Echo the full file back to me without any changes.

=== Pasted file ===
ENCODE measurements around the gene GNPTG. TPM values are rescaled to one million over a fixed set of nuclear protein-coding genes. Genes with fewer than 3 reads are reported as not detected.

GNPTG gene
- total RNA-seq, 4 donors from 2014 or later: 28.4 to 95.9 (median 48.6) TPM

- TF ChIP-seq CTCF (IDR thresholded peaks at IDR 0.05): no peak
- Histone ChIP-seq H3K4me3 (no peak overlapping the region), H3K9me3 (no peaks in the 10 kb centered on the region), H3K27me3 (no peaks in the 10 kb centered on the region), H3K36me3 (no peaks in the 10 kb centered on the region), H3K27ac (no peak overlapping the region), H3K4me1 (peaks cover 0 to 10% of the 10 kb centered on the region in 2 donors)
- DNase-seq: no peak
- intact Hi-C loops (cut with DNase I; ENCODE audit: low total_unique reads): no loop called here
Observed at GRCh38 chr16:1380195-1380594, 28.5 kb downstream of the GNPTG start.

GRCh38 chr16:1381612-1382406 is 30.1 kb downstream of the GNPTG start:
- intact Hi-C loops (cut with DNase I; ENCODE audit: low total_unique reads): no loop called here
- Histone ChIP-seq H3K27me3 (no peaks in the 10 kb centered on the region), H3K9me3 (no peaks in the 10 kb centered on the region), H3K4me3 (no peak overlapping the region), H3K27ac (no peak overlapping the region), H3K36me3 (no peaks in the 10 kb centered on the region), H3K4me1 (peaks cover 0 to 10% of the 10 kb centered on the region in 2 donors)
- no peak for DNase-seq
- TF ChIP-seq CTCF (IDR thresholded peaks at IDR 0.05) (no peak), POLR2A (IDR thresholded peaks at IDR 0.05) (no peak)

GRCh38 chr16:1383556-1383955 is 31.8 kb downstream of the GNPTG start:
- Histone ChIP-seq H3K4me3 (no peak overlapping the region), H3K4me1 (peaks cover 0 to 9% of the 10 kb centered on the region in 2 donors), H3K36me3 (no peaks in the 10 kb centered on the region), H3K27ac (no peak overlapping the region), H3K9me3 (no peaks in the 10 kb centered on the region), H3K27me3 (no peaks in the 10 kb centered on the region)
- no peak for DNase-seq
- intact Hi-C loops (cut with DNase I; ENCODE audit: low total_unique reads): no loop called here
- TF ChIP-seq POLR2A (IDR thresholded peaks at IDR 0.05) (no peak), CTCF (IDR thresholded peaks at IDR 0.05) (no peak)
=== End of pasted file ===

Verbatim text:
ENCODE measurements around the gene GNPTG. TPM values are rescaled to one million over a fixed set of nuclear protein-coding genes. Genes with fewer than 3 reads are reported as not detected.

GNPTG gene
- total RNA-seq, 4 donors from 2014 or later: 28.4 to 95.9 (median 48.6) TPM

- TF ChIP-seq CTCF (IDR thresholded peaks at IDR 0.05): no peak
- Histone ChIP-seq H3K4me3 (no peak overlapping the region), H3K9me3 (no peaks in the 10 kb centered on the region), H3K27me3 (no peaks in the 10 kb centered on the region), H3K36me3 (no peaks in the 10 kb centered on the region), H3K27ac (no peak overlapping the region), H3K4me1 (peaks cover 0 to 10% of the 10 kb centered on the region in 2 donors)
- DNase-seq: no peak
- intact Hi-C loops (cut with DNase I; ENCODE audit: low total_unique reads): no loop called here
Observed at GRCh38 chr16:1380195-1380594, 28.5 kb downstream of the GNPTG start.

GRCh38 chr16:1381612-1382406 is 30.1 kb downstream of the GNPTG start:
- intact Hi-C loops (cut with DNase I; ENCODE audit: low total_unique reads): no loop called here
- Histone ChIP-seq H3K27me3 (no peaks in the 10 kb centered on the region), H3K9me3 (no peaks in the 10 kb centered on the region), H3K4me3 (no peak overlapping the region), H3K27ac (no peak overlapping the region), H3K36me3 (no peaks in the 10 kb centered on the region), H3K4me1 (peaks cover 0 to 10% of the 10 kb centered on the region in 2 donors)
- no peak for DNase-seq
- TF ChIP-seq CTCF (IDR thresholded peaks at IDR 0.05) (no peak), POLR2A (IDR thresholded peaks at IDR 0.05) (no peak)

GRCh38 chr16:1383556-1383955 is 31.8 kb downstream of the GNPTG start:
- Histone ChIP-seq H3K4me3 (no peak overlapping the region), H3K4me1 (peaks cover 0 to 9% of the 10 kb centered on the region in 2 donors), H3K36me3 (no peaks in the 10 kb centered on the region), H3K27ac (no peak overlapping the region), H3K9me3 (no peaks in the 10 kb centered on the region), H3K27me3 (no peaks in the 10 kb centered on the region)
- no peak for DNase-seq
- intact Hi-C loops (cut with DNase I; ENCODE audit: low total_unique reads): no loop called here
- TF ChIP-seq POLR2A (IDR thresholded peaks at IDR 0.05) (no peak), CTCF (IDR thresholded peaks at IDR 0.05) (no peak)